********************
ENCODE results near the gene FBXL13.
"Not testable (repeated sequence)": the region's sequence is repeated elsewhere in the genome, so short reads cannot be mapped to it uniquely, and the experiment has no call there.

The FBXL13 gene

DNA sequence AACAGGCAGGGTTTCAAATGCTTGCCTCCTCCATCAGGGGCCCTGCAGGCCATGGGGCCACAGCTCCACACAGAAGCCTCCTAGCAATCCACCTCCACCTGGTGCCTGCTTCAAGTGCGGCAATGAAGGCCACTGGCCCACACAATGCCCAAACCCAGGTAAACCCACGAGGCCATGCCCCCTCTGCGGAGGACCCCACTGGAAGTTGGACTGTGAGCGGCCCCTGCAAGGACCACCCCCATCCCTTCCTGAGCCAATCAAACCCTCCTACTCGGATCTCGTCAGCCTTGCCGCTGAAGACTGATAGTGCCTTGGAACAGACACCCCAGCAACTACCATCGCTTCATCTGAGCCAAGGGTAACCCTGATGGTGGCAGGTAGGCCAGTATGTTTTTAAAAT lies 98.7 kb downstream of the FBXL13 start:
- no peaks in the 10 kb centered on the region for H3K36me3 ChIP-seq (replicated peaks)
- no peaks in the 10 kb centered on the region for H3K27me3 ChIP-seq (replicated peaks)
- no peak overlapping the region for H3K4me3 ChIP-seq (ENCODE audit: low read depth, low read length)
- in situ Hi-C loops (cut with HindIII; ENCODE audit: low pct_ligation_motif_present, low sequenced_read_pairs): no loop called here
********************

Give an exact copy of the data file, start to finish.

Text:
ENCODE results near the gene FBXL13.
"Not testable (repeated sequence)": the region's sequence is repeated elsewhere in the genome, so short reads cannot be mapped to it uniquely, and the experiment has no call there.

The FBXL13 gene

DNA sequence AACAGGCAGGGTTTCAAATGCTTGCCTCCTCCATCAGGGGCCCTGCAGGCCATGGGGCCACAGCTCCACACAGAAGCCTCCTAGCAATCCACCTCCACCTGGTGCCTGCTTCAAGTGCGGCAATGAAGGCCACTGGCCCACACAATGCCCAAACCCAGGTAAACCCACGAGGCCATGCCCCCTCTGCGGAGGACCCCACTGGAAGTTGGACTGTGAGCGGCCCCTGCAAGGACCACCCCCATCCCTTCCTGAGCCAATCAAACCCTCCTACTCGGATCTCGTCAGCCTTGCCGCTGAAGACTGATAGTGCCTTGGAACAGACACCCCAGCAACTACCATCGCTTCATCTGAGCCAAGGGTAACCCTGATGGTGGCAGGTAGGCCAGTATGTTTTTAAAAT lies 98.7 kb downstream of the FBXL13 start:
- no peaks in the 10 kb centered on the region for H3K36me3 ChIP-seq (replicated peaks)
- no peaks in the 10 kb centered on the region for H3K27me3 ChIP-seq (replicated peaks)
- no peak overlapping the region for H3K4me3 ChIP-seq (ENCODE audit: low read depth, low read length)
- in situ Hi-C loops (cut with HindIII; ENCODE audit: low pct_ligation_motif_present, low sequenced_read_pairs): no loop called here